You learned so much in this lesson! Let’s review:

  • Associative arrays are data structures in which string or integer keys are associated with values.
  • We use the => operator to associate a key with its value. $my_array = ["panda"=>"very cute"]
  • To print an array’s keys and their values, we can use the print_r() function.
  • We access the value associated with a given key by using square brackets ([ ]). For example: $my_array["panda"] will return "very cute".
  • We can assign values to keys using this same indexing syntax and the assignment operator (=): $my_array["dog"] = "good cuteness";
  • This same syntax can be used to change existing elements. $my_array["dog"] = "max cuteness";
  • We can remove a key=>value pair entirely using the PHP unset() function.
  • Keys can be integers. In fact, ordered arrays are just arrays in which integer keys have been assigned to the values automatically.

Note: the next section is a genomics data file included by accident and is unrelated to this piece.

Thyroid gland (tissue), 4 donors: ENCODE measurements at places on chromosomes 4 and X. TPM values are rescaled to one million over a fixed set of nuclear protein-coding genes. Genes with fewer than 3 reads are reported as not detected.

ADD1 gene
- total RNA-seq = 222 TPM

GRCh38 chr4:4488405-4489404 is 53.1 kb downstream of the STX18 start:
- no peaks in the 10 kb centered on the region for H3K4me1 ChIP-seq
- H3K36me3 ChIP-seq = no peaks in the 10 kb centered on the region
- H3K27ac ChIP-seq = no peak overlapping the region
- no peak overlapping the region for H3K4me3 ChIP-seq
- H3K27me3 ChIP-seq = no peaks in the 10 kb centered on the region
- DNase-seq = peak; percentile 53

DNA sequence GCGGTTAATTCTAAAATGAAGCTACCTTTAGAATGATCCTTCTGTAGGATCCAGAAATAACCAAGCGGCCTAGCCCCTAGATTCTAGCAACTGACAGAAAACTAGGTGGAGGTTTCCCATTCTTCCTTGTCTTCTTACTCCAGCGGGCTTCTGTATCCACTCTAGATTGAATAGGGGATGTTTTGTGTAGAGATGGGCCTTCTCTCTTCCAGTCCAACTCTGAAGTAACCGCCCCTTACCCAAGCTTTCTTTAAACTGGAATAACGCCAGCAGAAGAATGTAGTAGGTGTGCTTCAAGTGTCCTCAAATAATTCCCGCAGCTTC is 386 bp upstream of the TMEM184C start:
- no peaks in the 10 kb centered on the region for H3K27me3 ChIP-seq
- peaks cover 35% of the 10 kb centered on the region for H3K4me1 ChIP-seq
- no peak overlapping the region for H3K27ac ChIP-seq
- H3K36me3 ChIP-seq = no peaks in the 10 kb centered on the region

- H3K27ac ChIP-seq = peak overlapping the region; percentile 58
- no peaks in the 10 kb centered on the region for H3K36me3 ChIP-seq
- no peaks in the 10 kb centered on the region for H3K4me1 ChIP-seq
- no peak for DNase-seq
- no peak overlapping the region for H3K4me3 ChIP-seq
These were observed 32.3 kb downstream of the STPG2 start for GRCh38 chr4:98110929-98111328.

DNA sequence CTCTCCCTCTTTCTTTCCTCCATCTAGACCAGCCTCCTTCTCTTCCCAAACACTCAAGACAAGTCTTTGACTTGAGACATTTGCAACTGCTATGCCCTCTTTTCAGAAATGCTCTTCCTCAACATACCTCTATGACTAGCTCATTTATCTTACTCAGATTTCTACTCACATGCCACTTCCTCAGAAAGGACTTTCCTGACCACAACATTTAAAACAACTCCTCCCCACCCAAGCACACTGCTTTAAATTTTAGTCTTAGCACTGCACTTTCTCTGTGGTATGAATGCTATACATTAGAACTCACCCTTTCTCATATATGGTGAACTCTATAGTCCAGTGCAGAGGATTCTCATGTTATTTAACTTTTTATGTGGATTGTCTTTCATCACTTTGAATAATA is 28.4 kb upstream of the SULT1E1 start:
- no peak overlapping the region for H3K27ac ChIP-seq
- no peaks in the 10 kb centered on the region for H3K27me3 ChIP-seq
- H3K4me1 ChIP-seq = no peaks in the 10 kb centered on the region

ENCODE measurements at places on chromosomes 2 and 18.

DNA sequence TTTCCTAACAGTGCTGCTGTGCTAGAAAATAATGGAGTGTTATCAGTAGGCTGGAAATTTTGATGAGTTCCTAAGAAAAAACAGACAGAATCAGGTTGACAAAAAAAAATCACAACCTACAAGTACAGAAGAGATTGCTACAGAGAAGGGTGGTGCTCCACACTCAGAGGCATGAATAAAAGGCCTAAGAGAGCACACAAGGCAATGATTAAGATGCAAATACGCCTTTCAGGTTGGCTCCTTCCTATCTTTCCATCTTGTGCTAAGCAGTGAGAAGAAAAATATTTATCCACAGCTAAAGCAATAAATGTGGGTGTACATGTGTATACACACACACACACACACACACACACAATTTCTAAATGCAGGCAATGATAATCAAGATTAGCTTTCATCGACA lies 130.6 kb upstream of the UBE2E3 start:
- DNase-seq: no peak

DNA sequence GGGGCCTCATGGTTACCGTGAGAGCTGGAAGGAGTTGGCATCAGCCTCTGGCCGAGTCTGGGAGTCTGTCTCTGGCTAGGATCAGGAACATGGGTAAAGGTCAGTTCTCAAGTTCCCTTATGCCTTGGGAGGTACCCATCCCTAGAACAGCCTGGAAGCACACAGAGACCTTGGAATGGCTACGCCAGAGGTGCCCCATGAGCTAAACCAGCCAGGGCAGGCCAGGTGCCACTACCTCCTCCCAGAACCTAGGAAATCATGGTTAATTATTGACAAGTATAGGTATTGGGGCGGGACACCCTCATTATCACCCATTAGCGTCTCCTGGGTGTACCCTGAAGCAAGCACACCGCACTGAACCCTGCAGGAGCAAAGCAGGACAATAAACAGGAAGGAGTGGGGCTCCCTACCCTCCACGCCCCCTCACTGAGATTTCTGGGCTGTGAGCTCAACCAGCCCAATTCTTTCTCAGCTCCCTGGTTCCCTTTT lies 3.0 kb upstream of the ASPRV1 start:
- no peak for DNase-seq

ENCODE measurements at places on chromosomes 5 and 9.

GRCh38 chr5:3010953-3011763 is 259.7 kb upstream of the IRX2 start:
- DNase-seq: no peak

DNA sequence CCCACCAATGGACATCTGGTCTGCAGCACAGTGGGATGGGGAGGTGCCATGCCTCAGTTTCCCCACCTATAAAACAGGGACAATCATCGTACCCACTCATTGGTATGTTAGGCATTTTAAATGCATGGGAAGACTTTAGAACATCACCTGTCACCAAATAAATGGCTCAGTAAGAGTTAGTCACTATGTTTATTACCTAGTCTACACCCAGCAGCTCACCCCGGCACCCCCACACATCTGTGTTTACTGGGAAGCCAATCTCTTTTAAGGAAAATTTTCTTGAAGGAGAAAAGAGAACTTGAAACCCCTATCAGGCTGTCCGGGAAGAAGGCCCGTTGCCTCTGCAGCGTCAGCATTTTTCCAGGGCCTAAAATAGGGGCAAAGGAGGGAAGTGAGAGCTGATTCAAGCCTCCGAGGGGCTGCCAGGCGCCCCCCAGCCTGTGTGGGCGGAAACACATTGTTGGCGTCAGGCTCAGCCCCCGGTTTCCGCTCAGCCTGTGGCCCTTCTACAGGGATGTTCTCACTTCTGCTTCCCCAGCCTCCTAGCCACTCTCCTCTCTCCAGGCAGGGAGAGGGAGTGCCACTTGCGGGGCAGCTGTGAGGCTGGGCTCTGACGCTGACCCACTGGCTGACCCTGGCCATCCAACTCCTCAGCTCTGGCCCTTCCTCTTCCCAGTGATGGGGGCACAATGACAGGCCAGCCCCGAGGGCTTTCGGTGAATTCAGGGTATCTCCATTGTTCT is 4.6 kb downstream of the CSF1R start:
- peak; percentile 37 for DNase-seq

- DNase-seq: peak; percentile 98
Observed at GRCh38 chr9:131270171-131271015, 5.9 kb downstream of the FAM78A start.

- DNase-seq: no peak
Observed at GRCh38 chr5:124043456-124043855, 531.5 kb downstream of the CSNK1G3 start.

• In PHP, associative arrays and ordered arrays are different uses of the same data type.
  • The union (+) operator takes two array operands and returns a new array with any unique keys from the second array appended to the first array.
  • When writing function with array parameters, we can pass the array by value or by reference depending on our intent.

Awesome work!


We provided some example code for each of the core concepts covered in this lesson. Feel free to play around with the code to practice or experiment!

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